Alternative Fuel Corridor Development

The Federal Highway Administration (FHWA) has officially approved a new round of highway designations for several stretches of Indiana highways. These designations are a part of round three, in a national designation process administered by the FHWA and are designed to prepare national highways for alternative fuel vehicle usage.

Greater Indiana Clean Cities collaborated with the Indiana Department of Transportation, the Office of Energy Development, and numerous metropolitan planning organizations to support a proposal submitted at the beginning of 2019. The collaborative proposal led to parts of I-65, I-465, I-74, and I-94 to be designated as Ready or Pending for Electric Vehicle (EV), Compressed Natural Gas (CNG), or Liquefied Petroleum Gas (LPG/Propane). Once an interstate is designated as “Ready” for an alternative fuel, signage can be placed by the interstate marking the designation and informing drivers of their fueling options.

Greater Indiana also collaborated with Greater Lansing Clean Cities, Michigan’s Department of Transportation, the Indiana Department of Transportation, and received support from various metropolitan planning organizations on the designation of alternative fuels for Interstate 69. The stretch of highway receiving designations runs from Port Huron, Michigan all the way to Evansville, Indiana, covering 546 miles. The designations are for propane, compressed natural gas, and electricity.

In addition to Indiana’s submittal and the collaborative I-69 proposal, Greater Indiana was also a partner in the multi-state application for Interstate 70. This proposal covered the states of Illinois, Maryland, Pennsylvania, West Virginia, Ohio, Indiana, Missouri, and Kansas. The fuel designations for this proposal included EV, CNG, LNG, and LPG. Various state departments of transportation served as key partners in this effort, leading to a successful outcome.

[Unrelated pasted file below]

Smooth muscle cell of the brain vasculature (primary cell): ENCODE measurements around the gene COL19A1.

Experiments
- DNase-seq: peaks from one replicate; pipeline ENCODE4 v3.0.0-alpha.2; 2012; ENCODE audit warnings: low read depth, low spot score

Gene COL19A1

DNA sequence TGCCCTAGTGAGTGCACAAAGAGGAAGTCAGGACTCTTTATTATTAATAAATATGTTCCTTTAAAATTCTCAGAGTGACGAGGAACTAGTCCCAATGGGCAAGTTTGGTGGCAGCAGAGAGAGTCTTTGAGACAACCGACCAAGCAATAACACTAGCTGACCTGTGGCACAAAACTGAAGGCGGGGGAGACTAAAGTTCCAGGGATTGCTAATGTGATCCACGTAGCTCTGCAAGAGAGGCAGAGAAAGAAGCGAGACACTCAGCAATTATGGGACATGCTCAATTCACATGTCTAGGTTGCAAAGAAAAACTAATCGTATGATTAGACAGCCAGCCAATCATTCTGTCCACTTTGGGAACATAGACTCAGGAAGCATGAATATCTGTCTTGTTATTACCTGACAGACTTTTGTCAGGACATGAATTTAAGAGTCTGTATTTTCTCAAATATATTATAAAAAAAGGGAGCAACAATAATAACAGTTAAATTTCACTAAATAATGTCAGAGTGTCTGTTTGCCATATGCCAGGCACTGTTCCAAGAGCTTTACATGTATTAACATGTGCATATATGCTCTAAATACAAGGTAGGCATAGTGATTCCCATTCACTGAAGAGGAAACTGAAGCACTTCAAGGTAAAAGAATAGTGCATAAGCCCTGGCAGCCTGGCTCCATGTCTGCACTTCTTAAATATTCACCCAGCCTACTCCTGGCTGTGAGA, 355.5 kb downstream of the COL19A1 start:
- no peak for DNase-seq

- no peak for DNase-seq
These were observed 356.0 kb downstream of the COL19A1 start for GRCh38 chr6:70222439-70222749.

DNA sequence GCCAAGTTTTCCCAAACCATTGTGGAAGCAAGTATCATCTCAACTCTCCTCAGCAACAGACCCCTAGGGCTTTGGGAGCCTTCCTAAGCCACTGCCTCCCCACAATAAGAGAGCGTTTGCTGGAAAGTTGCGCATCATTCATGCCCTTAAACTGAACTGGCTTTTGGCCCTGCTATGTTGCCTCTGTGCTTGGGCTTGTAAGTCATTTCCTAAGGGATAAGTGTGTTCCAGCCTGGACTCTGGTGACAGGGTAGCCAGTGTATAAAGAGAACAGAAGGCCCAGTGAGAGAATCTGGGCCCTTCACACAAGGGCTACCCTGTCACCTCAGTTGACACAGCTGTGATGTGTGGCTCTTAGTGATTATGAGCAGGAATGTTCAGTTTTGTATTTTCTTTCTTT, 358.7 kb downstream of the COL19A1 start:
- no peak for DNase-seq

“Greater Indiana will continue its work on Alternative Fuel Corridors for the state of Indiana,” stated Kerri Garvin, Executive Director for Greater Indiana. “Preparing our interstates and equipping drivers with a choice of alternative fuels, benefits our economy and improves air quality. The partnerships we built throughout the proposal process for all the interstates will lead to continued collaboration, to ensure any driver in Indiana has the opportunity to use an alternative fuel,” said Garvin.

Rounds one to three of the FHWA’s Alternative Fuel Corridor Designations included 79 nominations, which comprised over one hundred interstates, as well as seventy-six US highways and state roads. There are forty-six states plus D.C. currently included in these designations. For specific information about each interstate designation, please visit the table located on the FHWA webpage, which contains Indiana’s designations.

For additional details about the FHWA Alternative Fuel Corridor designation process, please visit, the FHWA Alternative Fuel Corridors website.